Another thought: North Carolina went for Obama in 08 and Romney in 12. But just within the past month or so, a federal court struck down NC's voter ID law, after determining that it was pretty explicitly targeted at black voters to keep them away from the polls. So, I daresay that increases the chance of North Carolina's electoral votes going back to the Democrat for this election.
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Re: Whither the GOP? (post-Trump edition)

Post by Aresen » 19 Sep 2016, 19:30

Jennifer wrote:Looking just at the states Obama won in 2012 (not 2008) ... I find it difficult to believe any will go for Trump this time.
Obama had (has) his haters, but they were never as vocal as the anti-Hillary crowd - nor did they have as much reason to detest him.

Neither candidate in 2012 was as remotely detestable as the two major party candidates in 2016. (Which is why Johnson is flirting with 10% of the vote.) I think Clinton is marginally better than Trump and I am hoping she wins on the principle that the difference between 'bad' and 'worse' is much sharper than the difference between 'good' and 'bad.'

It is entirely possible that neither Trump nor Clinton would prove to be as bad as POTUS as we fear. It is also possible that either one could be worse than we fear. If I must fear the POTUS, I prefer someone whose statist views are known to a loose cannon.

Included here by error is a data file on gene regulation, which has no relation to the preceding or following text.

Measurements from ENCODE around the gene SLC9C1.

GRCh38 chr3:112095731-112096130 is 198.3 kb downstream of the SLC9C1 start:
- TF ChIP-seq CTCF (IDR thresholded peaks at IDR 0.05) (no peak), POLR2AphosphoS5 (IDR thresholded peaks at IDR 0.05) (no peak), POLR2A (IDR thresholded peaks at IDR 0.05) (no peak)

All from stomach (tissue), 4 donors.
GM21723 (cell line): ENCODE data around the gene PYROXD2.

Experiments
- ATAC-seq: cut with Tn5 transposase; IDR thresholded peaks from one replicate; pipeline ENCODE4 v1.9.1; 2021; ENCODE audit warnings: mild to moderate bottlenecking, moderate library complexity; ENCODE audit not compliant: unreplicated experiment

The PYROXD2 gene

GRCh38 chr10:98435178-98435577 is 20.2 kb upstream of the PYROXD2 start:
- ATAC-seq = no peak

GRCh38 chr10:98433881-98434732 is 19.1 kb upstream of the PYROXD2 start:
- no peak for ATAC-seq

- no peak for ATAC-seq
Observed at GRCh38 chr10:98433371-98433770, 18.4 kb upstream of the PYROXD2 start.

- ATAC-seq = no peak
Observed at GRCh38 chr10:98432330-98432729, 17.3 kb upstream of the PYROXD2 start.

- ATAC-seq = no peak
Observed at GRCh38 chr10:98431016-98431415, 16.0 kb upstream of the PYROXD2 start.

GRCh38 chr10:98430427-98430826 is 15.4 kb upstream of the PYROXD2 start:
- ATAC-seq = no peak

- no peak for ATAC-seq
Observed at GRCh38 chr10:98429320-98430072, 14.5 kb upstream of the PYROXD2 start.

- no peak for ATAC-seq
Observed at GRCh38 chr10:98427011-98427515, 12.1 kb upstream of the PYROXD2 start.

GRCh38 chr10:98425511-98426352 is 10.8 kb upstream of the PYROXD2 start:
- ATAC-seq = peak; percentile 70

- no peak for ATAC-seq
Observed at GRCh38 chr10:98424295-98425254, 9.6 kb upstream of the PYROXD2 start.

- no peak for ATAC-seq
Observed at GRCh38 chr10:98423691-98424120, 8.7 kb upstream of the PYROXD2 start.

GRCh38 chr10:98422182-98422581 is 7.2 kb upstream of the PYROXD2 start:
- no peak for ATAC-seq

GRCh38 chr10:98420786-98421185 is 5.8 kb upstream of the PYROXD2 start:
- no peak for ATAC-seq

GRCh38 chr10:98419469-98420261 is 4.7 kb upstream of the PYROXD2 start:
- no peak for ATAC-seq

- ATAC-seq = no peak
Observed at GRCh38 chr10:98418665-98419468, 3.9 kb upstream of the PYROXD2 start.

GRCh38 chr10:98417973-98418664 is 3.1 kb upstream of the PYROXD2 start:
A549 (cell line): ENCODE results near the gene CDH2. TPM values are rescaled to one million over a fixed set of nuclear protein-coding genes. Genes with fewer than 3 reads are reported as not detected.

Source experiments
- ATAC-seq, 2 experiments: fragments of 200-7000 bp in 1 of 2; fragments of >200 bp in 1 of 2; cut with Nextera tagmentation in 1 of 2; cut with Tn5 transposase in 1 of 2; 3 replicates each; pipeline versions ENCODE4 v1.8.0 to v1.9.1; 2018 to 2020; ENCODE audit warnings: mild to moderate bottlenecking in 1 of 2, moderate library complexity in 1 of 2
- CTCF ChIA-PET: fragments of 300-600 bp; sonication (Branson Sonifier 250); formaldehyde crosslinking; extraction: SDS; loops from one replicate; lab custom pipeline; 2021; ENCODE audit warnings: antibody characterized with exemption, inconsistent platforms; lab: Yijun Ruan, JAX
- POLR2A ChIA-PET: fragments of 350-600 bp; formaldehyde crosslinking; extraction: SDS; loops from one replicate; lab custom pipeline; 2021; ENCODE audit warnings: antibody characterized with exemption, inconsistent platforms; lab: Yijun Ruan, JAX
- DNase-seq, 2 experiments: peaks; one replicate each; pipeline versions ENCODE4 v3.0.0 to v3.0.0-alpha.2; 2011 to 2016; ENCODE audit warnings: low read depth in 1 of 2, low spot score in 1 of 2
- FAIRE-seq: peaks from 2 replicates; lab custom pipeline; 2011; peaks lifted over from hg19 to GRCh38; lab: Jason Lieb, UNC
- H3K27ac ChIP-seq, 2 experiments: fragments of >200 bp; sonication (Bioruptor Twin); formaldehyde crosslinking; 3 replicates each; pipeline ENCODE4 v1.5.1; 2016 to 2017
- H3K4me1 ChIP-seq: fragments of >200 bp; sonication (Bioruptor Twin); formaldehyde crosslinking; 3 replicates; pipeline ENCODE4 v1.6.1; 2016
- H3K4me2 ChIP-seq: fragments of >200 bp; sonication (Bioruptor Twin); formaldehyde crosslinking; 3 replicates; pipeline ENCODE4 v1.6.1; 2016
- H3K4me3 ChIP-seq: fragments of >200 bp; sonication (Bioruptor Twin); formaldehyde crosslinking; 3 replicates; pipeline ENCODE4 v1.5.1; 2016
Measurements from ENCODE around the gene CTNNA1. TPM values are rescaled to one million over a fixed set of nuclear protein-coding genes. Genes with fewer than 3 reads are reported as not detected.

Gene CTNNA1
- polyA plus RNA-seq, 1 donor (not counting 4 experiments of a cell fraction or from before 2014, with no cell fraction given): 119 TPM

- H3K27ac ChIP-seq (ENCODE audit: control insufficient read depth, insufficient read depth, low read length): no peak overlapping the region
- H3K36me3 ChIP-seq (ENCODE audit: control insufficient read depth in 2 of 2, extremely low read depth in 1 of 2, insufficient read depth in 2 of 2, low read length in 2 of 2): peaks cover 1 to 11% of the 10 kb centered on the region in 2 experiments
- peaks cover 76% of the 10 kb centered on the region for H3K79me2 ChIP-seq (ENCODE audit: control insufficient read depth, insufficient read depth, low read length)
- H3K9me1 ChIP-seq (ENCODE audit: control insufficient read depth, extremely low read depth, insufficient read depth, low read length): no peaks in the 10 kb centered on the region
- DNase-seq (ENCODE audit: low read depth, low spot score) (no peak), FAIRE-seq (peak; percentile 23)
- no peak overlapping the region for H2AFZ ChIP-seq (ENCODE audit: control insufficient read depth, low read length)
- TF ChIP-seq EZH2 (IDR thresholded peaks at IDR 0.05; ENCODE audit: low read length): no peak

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Re: Whither the GOP? (post-Trump edition)

Post by Jennifer » 19 Sep 2016, 19:35

Aresen wrote:
Jennifer wrote:Looking just at the states Obama won in 2012 (not 2008) ... I find it difficult to believe any will go for Trump this time.
Obama had (has) his haters, but they were never as vocal as the anti-Hillary crowd - nor did they have as much reason to detest him.
But by the same token, Romney had his haters, but nowhere near as many as Trump. The latest polls show Clinton and Trump neck-and-neck in formerly red-state Georgia ... and I daresay that's not because so many Georgians think Hillary is that wonderful, but because so many think Trump is that awful. Including me.
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Re: Whither the GOP? (post-Trump edition)

Post by Mo » 19 Sep 2016, 19:56

I can see Iowa going for Trump.